I heard a great interview on ABC RN's The List. Adam Ferrier is an advertising executive, consumer psychologist and author. Whilst the interview was largely to promote his book*, the wide-ranging interview covered lots of territory.
What really interested me was when he was talking about the findings from his Masters research. In his paper Identifying Underlying Constructs in Cool People; Ferrier identified the 5 qualities which define a cool person:
- They have self-belief and confidence - self awareness and more importantly self-acceptance are seen as cool
- They defy convention - having the conviction to follow their own path
- They are successful achievers, but understated - they don't have to tell you that they're good
- They care for others, humanistic - ... listening to others ... broadminded ... non-judgmental ... they are have a caring respect for others
- High connectivity, great with people - ... magnetism ... a strong personality that attracts others
We recognise, admire and are influenced by the people we recognise as cool. Given the powerful qualities Adam's identified that they have, I'm sooo not surprised - the qualities are very aspirational (except I don't think you can't fake magnetism - you've either got it, or you haven't).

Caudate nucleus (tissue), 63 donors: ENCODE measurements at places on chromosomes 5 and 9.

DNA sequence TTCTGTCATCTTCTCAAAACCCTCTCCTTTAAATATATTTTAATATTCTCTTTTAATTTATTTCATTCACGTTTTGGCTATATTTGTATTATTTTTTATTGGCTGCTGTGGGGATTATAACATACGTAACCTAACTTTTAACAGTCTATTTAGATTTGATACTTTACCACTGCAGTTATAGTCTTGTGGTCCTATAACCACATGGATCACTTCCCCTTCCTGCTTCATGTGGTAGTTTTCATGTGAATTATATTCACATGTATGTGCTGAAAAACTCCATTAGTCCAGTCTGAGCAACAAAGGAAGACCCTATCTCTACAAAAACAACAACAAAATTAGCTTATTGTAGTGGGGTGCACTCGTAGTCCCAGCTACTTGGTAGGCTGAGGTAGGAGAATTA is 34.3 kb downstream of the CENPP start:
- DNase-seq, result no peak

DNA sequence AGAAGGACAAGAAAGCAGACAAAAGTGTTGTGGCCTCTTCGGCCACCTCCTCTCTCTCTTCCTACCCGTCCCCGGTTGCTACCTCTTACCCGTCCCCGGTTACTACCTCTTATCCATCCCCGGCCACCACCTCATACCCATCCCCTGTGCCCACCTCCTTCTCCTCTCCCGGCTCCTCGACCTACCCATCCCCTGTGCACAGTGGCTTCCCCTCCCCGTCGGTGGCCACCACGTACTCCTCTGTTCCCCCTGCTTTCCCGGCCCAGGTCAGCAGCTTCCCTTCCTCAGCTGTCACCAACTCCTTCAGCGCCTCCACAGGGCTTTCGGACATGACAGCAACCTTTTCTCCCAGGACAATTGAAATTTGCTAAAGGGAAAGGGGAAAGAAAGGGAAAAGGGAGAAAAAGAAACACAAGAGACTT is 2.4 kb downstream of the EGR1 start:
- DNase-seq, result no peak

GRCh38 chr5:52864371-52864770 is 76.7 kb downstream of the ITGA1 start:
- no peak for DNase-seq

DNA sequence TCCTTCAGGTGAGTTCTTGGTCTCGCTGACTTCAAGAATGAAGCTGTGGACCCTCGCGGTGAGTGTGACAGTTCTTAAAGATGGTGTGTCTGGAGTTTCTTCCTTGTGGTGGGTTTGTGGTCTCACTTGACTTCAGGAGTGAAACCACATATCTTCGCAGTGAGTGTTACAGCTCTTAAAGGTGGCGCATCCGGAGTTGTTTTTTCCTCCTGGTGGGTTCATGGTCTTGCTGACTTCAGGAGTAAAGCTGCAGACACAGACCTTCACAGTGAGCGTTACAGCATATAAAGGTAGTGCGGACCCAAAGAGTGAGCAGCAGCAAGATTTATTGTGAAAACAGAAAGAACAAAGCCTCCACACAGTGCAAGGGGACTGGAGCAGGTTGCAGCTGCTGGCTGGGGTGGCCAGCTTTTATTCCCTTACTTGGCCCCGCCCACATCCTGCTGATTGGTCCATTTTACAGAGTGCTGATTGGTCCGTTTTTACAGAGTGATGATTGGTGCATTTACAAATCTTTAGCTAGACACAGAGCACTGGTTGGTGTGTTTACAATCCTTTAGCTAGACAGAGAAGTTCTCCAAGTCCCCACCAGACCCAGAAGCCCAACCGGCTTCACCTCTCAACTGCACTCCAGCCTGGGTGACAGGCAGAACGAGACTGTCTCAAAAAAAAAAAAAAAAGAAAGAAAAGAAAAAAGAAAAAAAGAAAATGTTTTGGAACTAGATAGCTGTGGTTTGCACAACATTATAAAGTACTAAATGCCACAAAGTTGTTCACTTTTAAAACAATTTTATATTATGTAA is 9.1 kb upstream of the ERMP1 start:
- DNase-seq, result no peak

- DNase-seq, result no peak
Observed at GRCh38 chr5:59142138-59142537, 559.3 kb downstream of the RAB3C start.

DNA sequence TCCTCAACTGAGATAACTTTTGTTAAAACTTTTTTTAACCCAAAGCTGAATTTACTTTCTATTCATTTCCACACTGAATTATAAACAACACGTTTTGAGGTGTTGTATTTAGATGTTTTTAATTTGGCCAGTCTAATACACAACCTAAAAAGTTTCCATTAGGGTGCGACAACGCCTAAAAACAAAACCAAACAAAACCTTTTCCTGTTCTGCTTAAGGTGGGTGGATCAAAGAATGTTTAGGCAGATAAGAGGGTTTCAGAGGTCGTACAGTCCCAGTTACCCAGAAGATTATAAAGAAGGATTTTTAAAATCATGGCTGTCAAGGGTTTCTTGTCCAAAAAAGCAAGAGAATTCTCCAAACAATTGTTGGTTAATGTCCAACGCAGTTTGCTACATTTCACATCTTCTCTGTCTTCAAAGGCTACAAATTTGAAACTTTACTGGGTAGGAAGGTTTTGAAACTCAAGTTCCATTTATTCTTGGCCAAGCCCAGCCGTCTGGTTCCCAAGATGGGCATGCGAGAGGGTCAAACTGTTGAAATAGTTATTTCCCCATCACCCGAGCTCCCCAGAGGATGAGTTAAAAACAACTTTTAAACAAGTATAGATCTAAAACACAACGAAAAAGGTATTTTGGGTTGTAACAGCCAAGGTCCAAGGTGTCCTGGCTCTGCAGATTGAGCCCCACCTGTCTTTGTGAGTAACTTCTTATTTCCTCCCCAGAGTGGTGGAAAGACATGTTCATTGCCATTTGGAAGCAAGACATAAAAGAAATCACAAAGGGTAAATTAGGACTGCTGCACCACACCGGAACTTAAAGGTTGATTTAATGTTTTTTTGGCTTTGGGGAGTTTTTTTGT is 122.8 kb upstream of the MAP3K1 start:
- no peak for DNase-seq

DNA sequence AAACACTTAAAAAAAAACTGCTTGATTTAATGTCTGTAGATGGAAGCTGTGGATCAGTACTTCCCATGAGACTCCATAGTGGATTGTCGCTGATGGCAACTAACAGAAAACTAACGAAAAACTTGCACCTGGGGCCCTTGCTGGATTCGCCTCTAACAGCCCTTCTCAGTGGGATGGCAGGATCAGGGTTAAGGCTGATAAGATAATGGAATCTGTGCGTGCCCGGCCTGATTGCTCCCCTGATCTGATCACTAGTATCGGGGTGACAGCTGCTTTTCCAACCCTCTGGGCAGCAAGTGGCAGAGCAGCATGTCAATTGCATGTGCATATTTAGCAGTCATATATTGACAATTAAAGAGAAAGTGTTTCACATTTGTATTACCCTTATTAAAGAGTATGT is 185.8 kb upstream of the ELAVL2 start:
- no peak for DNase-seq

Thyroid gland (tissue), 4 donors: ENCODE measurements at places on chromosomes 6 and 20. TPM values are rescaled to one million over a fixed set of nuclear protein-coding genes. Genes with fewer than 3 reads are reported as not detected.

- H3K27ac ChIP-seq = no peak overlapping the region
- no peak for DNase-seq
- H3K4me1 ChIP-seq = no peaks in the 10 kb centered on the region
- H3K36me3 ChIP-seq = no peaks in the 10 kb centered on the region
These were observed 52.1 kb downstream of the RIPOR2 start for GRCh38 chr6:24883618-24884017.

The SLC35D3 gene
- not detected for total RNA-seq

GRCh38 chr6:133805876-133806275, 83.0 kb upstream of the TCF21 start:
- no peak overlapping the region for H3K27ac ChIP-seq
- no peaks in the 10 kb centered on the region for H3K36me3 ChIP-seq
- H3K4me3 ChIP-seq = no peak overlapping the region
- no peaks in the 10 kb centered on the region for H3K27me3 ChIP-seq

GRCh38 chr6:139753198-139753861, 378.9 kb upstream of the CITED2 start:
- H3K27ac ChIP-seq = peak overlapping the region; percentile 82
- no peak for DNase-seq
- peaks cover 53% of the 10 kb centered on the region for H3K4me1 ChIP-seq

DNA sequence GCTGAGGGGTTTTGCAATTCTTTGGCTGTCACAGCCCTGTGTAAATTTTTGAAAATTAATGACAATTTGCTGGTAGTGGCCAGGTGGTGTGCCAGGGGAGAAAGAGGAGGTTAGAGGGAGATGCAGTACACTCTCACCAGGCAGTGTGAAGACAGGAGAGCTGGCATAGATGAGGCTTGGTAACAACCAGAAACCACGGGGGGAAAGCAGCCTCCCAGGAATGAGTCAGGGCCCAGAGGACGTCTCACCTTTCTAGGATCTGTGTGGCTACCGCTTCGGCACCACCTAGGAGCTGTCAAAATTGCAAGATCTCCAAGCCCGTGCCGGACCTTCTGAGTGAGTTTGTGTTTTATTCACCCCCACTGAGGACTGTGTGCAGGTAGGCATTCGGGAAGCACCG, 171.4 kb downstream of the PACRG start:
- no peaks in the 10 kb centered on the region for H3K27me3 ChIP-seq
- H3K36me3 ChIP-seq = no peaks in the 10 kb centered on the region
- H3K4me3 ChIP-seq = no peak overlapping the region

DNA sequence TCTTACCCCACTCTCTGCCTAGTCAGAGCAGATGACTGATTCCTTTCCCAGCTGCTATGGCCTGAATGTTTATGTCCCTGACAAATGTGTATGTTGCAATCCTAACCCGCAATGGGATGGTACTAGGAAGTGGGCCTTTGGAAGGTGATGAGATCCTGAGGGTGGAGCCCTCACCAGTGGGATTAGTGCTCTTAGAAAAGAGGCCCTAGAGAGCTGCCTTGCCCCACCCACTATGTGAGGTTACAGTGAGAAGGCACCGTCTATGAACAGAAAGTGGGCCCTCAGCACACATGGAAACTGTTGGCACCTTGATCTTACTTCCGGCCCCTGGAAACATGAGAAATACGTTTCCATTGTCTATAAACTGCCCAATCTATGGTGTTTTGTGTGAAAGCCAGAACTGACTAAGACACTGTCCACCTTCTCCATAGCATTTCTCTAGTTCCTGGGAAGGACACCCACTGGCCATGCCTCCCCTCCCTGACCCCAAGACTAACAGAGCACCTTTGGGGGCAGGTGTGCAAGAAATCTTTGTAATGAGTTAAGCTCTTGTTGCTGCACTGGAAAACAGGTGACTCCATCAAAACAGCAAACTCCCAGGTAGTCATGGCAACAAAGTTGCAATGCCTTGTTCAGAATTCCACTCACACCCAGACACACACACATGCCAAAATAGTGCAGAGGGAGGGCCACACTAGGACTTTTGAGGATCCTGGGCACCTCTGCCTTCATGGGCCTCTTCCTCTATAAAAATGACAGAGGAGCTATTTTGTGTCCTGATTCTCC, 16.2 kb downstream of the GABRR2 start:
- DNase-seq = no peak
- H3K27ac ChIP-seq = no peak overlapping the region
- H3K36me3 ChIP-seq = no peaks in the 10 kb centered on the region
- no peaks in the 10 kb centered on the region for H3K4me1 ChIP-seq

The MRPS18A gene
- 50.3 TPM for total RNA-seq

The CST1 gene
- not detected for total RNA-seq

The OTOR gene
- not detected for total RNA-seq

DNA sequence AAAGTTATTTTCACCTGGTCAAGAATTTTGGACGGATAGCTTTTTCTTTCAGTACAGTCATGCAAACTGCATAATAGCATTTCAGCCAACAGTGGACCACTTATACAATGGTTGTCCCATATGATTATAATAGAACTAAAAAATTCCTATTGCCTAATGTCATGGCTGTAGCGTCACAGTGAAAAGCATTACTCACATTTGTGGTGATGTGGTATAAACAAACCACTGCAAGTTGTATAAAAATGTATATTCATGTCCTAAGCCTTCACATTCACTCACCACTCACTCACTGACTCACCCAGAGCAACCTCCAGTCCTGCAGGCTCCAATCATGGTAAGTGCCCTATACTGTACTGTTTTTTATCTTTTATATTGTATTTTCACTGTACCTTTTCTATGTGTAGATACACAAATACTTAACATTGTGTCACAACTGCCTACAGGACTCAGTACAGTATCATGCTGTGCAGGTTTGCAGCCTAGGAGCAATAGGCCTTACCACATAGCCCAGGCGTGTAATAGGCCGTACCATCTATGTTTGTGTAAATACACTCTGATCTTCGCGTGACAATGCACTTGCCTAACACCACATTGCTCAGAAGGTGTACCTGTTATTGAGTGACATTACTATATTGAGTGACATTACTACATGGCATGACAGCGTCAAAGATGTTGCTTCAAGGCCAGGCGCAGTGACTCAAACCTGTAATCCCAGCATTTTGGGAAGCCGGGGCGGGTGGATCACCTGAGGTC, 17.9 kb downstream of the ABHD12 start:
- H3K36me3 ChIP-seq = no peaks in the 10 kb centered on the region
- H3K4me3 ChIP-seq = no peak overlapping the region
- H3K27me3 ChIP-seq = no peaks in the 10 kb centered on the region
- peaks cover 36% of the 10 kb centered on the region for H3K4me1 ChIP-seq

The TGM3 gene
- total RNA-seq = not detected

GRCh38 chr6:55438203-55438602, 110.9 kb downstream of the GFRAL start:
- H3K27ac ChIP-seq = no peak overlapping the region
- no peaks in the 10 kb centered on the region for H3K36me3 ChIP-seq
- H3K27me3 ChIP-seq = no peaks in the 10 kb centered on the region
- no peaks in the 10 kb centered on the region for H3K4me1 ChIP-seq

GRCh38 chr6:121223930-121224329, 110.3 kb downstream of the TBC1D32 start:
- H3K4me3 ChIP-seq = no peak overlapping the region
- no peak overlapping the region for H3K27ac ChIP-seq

I recommend the podcast to you, but here's my paraphrased version of Adam's explanation of how brands/advertisers might use the concept. Products (such as Apple) aren't innately cool; they gain coolness from being a favourite of cool people. Similarly, a product loses it's coolness cachet if/when the cool people move away from the brand.
From an HR perspective, I think this paper has application to change strategy. In trying to build advocacy, project teams typically target the high impacts or those most likely to be disaffected. If the change manager instead applied this brand approach (attract the masses by attracting the cool), targetting the one or two people in the business that possess the equivalent of 'cool', put efforts into engaging them with the proposed changes and if successful, draw in the rest of the team.
Even more interesting, given the qualities the cool person possesses, it's likely they'll only engage if they see sense in the program, so bonus, bonus - they'll provide a quality check on whether the changes will fly.
Adam Ferrier's book is The Advertising Effect: How to Change Behaviour